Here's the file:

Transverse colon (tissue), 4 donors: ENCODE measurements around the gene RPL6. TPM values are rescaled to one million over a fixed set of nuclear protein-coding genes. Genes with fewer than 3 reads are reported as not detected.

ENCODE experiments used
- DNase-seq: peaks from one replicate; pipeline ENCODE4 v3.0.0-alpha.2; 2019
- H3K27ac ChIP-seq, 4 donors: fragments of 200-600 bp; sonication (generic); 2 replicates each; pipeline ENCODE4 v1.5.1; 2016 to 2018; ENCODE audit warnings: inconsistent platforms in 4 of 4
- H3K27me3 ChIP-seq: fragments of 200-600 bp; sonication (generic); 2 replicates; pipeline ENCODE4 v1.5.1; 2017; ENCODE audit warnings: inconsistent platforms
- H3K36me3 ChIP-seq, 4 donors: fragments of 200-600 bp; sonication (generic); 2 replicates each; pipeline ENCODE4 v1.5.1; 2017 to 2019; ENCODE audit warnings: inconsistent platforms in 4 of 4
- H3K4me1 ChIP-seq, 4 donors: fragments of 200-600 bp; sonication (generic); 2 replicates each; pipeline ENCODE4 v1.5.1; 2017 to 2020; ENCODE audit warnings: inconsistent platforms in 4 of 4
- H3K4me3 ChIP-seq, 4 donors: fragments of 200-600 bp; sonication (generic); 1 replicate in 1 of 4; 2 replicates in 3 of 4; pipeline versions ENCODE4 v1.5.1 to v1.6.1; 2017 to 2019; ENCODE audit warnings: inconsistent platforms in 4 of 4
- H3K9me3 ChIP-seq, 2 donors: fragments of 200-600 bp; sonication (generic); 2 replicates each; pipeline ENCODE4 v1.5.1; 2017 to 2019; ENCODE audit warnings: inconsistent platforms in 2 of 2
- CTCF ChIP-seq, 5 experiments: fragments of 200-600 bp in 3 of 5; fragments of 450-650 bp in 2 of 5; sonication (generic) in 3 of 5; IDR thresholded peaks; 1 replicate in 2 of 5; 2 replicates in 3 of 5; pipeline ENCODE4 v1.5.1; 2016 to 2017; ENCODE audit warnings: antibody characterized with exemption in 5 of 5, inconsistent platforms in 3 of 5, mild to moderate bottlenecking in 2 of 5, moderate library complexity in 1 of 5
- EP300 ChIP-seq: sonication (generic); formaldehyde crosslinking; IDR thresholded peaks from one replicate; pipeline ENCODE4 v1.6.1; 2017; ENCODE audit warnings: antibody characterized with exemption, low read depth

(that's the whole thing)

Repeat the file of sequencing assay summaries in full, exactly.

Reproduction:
Transverse colon (tissue), 4 donors: ENCODE measurements around the gene RPL6. TPM values are rescaled to one million over a fixed set of nuclear protein-coding genes. Genes with fewer than 3 reads are reported as not detected.

ENCODE experiments used
- DNase-seq: peaks from one replicate; pipeline ENCODE4 v3.0.0-alpha.2; 2019
- H3K27ac ChIP-seq, 4 donors: fragments of 200-600 bp; sonication (generic); 2 replicates each; pipeline ENCODE4 v1.5.1; 2016 to 2018; ENCODE audit warnings: inconsistent platforms in 4 of 4
- H3K27me3 ChIP-seq: fragments of 200-600 bp; sonication (generic); 2 replicates; pipeline ENCODE4 v1.5.1; 2017; ENCODE audit warnings: inconsistent platforms
- H3K36me3 ChIP-seq, 4 donors: fragments of 200-600 bp; sonication (generic); 2 replicates each; pipeline ENCODE4 v1.5.1; 2017 to 2019; ENCODE audit warnings: inconsistent platforms in 4 of 4
- H3K4me1 ChIP-seq, 4 donors: fragments of 200-600 bp; sonication (generic); 2 replicates each; pipeline ENCODE4 v1.5.1; 2017 to 2020; ENCODE audit warnings: inconsistent platforms in 4 of 4
- H3K4me3 ChIP-seq, 4 donors: fragments of 200-600 bp; sonication (generic); 1 replicate in 1 of 4; 2 replicates in 3 of 4; pipeline versions ENCODE4 v1.5.1 to v1.6.1; 2017 to 2019; ENCODE audit warnings: inconsistent platforms in 4 of 4
- H3K9me3 ChIP-seq, 2 donors: fragments of 200-600 bp; sonication (generic); 2 replicates each; pipeline ENCODE4 v1.5.1; 2017 to 2019; ENCODE audit warnings: inconsistent platforms in 2 of 2
- CTCF ChIP-seq, 5 experiments: fragments of 200-600 bp in 3 of 5; fragments of 450-650 bp in 2 of 5; sonication (generic) in 3 of 5; IDR thresholded peaks; 1 replicate in 2 of 5; 2 replicates in 3 of 5; pipeline ENCODE4 v1.5.1; 2016 to 2017; ENCODE audit warnings: antibody characterized with exemption in 5 of 5, inconsistent platforms in 3 of 5, mild to moderate bottlenecking in 2 of 5, moderate library complexity in 1 of 5
- EP300 ChIP-seq: sonication (generic); formaldehyde crosslinking; IDR thresholded peaks from one replicate; pipeline ENCODE4 v1.6.1; 2017; ENCODE audit warnings: antibody characterized with exemption, low read depth